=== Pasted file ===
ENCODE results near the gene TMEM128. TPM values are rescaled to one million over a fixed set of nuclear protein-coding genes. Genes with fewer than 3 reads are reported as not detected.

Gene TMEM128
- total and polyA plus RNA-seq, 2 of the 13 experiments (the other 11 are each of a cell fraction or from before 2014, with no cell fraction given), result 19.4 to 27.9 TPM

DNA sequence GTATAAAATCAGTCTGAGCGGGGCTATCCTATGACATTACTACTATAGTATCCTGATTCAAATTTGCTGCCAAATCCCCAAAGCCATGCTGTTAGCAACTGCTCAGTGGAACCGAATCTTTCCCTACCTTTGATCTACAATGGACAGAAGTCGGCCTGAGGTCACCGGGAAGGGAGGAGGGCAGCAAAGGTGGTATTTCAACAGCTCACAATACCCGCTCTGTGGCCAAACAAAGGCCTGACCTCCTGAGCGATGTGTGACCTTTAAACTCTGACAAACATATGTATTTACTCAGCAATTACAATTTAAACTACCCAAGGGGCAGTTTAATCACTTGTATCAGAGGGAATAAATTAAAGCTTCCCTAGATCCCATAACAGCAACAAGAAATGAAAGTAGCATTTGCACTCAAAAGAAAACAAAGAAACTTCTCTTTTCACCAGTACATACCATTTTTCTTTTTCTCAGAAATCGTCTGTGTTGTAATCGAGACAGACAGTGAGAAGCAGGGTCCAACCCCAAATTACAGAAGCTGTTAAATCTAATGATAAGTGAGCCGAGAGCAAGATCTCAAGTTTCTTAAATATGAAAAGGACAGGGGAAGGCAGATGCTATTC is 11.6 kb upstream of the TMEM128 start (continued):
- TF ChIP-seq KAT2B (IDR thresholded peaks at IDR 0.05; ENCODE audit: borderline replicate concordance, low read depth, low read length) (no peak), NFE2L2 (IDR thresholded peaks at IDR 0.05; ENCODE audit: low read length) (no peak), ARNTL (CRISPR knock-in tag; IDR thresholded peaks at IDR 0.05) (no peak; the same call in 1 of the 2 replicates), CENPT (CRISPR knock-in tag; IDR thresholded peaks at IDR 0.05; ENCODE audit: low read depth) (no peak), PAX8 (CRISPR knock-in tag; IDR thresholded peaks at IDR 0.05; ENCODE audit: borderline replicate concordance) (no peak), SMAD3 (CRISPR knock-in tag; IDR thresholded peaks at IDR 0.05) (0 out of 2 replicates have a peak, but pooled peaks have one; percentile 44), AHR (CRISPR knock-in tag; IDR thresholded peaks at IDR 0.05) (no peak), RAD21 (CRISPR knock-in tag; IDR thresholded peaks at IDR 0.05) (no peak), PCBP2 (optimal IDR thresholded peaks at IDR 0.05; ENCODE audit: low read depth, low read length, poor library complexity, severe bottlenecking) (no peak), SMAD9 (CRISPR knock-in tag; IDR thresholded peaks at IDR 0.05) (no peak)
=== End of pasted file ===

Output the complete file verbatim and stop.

ENCODE results near the gene TMEM128. TPM values are rescaled to one million over a fixed set of nuclear protein-coding genes. Genes with fewer than 3 reads are reported as not detected.

Gene TMEM128
- total and polyA plus RNA-seq, 2 of the 13 experiments (the other 11 are each of a cell fraction or from before 2014, with no cell fraction given), result 19.4 to 27.9 TPM

DNA sequence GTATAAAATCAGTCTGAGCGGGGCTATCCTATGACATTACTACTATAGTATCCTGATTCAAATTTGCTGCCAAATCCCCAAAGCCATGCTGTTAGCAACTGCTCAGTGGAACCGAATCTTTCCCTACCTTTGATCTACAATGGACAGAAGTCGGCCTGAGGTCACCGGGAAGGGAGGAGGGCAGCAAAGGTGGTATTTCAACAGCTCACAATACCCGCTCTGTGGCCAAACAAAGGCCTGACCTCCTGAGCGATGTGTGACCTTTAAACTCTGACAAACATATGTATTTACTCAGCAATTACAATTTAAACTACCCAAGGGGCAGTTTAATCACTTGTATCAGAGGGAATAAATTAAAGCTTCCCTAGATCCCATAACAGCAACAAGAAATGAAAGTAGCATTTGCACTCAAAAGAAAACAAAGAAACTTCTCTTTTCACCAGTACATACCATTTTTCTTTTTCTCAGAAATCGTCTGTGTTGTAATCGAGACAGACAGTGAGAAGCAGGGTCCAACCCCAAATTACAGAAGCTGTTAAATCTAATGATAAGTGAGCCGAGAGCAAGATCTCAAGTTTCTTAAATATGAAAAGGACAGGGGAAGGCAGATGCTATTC is 11.6 kb upstream of the TMEM128 start (continued):
- TF ChIP-seq KAT2B (IDR thresholded peaks at IDR 0.05; ENCODE audit: borderline replicate concordance, low read depth, low read length) (no peak), NFE2L2 (IDR thresholded peaks at IDR 0.05; ENCODE audit: low read length) (no peak), ARNTL (CRISPR knock-in tag; IDR thresholded peaks at IDR 0.05) (no peak; the same call in 1 of the 2 replicates), CENPT (CRISPR knock-in tag; IDR thresholded peaks at IDR 0.05; ENCODE audit: low read depth) (no peak), PAX8 (CRISPR knock-in tag; IDR thresholded peaks at IDR 0.05; ENCODE audit: borderline replicate concordance) (no peak), SMAD3 (CRISPR knock-in tag; IDR thresholded peaks at IDR 0.05) (0 out of 2 replicates have a peak, but pooled peaks have one; percentile 44), AHR (CRISPR knock-in tag; IDR thresholded peaks at IDR 0.05) (no peak), RAD21 (CRISPR knock-in tag; IDR thresholded peaks at IDR 0.05) (no peak), PCBP2 (optimal IDR thresholded peaks at IDR 0.05; ENCODE audit: low read depth, low read length, poor library complexity, severe bottlenecking) (no peak), SMAD9 (CRISPR knock-in tag; IDR thresholded peaks at IDR 0.05) (no peak)